Cody A. Stahl1, Daniel Lawson1, Keston G. Lindsay2, J. Jay Dawes1

1Oklahoma State University, Stillwater, OK; 2University of Colorado, Colorado Springs, CO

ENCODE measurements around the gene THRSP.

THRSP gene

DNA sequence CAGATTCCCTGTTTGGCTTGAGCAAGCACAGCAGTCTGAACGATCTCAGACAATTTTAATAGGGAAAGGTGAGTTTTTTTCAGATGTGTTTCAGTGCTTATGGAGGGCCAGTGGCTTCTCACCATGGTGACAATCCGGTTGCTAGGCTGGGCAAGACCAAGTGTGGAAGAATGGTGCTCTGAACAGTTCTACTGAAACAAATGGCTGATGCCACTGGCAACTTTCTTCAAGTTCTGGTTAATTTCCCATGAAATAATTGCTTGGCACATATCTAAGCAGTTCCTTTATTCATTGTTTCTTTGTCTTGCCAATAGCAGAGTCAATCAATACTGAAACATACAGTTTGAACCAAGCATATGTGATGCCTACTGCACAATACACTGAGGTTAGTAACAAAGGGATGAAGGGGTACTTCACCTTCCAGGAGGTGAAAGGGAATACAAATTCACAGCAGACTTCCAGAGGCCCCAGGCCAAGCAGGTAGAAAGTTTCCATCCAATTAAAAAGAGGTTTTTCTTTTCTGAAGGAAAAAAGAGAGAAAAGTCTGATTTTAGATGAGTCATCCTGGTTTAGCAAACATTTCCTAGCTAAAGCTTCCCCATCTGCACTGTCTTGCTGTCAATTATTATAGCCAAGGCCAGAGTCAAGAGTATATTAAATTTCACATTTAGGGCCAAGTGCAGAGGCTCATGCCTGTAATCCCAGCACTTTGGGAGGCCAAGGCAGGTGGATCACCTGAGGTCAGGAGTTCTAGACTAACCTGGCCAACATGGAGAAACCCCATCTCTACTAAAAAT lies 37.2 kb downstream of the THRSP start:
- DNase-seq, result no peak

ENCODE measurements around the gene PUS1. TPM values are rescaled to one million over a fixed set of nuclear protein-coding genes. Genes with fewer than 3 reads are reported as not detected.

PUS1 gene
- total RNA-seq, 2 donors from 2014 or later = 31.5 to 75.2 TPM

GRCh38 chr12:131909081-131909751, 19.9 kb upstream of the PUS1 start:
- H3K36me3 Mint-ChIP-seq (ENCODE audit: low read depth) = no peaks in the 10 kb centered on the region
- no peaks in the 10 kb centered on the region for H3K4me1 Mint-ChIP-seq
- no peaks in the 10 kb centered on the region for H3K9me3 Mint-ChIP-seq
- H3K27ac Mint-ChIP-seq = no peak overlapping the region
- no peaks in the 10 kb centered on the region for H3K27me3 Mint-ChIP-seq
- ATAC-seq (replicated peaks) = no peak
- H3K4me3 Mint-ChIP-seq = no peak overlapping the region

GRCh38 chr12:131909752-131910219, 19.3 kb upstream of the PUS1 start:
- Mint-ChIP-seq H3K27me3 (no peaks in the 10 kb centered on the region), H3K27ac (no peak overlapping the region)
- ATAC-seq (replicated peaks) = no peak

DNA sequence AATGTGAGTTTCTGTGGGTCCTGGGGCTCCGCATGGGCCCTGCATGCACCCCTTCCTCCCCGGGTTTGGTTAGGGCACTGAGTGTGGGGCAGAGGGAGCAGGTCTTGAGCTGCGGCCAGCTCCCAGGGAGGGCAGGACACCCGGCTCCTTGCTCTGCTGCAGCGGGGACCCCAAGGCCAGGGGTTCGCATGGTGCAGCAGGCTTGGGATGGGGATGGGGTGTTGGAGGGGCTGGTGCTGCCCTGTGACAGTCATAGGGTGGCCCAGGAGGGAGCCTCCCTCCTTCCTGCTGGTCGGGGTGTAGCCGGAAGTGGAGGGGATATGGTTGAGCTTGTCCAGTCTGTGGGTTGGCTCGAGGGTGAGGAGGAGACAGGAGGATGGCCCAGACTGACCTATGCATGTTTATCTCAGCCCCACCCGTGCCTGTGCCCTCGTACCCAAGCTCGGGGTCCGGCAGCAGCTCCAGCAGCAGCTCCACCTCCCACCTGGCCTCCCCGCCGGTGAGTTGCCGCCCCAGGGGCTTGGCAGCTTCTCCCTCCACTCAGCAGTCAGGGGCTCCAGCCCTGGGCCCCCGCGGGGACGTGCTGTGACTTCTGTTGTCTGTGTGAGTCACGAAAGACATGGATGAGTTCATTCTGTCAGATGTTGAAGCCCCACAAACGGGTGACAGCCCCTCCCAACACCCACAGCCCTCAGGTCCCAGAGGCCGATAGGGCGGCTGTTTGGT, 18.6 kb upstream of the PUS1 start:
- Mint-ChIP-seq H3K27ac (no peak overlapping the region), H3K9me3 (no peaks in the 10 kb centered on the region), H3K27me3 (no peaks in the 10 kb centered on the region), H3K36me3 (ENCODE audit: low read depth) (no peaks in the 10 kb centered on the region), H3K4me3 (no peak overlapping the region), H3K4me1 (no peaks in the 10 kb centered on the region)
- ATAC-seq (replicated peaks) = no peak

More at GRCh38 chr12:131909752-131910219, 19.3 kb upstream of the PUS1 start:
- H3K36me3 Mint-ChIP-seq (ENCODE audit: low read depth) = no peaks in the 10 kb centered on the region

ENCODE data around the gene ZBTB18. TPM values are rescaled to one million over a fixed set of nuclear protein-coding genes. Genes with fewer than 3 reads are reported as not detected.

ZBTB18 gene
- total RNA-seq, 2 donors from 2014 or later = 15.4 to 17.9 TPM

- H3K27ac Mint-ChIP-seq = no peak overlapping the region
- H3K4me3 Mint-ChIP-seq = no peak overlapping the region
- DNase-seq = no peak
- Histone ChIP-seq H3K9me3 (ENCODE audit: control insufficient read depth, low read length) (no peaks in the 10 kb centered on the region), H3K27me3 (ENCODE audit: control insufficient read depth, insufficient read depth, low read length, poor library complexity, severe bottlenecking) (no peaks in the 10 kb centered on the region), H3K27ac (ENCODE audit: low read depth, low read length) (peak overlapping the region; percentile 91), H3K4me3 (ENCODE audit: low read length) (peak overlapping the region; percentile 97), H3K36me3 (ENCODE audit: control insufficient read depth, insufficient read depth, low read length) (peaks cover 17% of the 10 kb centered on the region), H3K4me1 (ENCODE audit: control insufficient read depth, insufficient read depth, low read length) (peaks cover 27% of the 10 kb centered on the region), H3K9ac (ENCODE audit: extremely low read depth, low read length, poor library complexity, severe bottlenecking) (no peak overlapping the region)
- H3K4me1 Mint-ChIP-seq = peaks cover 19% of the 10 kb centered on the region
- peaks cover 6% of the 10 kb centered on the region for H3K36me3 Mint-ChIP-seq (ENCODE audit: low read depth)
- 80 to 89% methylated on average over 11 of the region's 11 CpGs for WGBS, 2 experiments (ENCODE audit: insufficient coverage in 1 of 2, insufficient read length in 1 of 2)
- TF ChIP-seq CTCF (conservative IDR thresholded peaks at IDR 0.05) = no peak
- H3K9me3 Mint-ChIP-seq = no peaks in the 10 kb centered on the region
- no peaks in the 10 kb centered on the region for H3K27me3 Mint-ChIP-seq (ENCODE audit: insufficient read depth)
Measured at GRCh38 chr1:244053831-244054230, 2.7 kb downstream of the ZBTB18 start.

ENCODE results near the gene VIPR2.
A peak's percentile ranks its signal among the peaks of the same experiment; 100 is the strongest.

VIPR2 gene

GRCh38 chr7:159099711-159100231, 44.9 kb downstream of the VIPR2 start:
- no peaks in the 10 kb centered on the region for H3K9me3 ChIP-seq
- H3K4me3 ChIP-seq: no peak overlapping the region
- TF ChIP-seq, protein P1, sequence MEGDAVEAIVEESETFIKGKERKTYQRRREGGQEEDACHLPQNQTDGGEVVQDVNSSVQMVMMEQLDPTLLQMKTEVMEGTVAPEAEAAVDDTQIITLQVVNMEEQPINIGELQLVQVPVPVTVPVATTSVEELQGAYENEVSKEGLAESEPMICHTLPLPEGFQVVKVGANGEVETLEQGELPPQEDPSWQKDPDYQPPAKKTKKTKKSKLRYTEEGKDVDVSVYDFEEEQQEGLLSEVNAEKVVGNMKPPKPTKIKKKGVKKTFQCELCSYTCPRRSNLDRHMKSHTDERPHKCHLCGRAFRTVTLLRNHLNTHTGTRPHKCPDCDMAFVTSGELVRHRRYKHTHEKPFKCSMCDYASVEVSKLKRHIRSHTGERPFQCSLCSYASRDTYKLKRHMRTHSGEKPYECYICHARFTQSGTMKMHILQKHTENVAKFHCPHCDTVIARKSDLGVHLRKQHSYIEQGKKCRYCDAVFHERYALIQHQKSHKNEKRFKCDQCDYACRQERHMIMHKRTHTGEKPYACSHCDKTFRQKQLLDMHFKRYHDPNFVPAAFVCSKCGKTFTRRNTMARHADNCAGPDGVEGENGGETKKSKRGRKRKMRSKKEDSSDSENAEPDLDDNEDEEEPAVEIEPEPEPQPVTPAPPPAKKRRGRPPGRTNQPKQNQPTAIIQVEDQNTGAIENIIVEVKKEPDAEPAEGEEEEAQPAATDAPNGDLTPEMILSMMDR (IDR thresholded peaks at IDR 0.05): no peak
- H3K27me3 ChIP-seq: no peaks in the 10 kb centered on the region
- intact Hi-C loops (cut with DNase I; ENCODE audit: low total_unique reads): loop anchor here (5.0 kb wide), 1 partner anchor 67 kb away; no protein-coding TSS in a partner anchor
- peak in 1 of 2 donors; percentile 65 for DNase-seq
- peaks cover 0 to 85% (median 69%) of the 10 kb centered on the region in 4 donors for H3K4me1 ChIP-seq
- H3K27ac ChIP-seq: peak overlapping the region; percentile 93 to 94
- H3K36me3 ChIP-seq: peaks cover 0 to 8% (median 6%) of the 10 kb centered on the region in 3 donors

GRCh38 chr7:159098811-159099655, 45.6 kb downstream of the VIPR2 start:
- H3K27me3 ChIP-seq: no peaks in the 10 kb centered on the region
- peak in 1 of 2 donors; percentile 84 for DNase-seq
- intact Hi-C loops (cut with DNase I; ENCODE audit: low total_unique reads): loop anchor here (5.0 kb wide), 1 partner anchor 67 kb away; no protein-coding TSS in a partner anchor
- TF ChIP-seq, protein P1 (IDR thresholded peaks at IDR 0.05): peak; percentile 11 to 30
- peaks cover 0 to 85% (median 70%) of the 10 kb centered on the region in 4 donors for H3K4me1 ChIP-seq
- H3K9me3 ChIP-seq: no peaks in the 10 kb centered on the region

The Army Combat Fitness Test (ACFT) incorporates exercises that may predict daily military activities and combat-related movements. ACFT grading differs from previous fitness tests, in that it is based upon military occupation specialty and age rather than sex. With the Reserve Officers Training Corps (ROTC) being one of the initial entry points for many future Army officers, it is important to assess the preparedness of male and female cadets for completing the ACFT. PURPOSE: The purpose of this study was to examine how prior level of strength training experience related to confidence and comfort in the weight room and confidence in the ability to pass the ACFT amongst Army ROTC cadets. METHODS: Ninety-seven (71 males and 26 females) Army ROTC cadets volunteered to participate in this study. Participants were asked Likert-response questions regarding their previous level of strength training experience and their perceived current ability to pass the ACFT. Exploratory analysis was used to examine the survey responses. RESULTS: Differences in previous strength training experience and confidence levels were seen based on sex. Over half of female cadets (53.8%) reported having less than 3 months of consistent strength training or having never participated in any strength training. Whereas three quarters of the male cadets (74.6%) reported having at least 3 months or more of consistent experience. Over half of the female cadets (67.7%) reported not being confident in their ability to pass the ACFT compared to 16.9% of male cadets who felt the same. A majority of female (69.3%) and male (88.7%) cadets reported having confidence in using the weight room as well as being comfortable in the weight room (61.5% and 88.7% respectively) CONCLUSION: Observed differences in the cadets’ reported confidence in being able to pass the ACFT may be related to the differences in level of training experience. For these reasons, development of strength and conditioning programs targeting performance within these populations is recommended.

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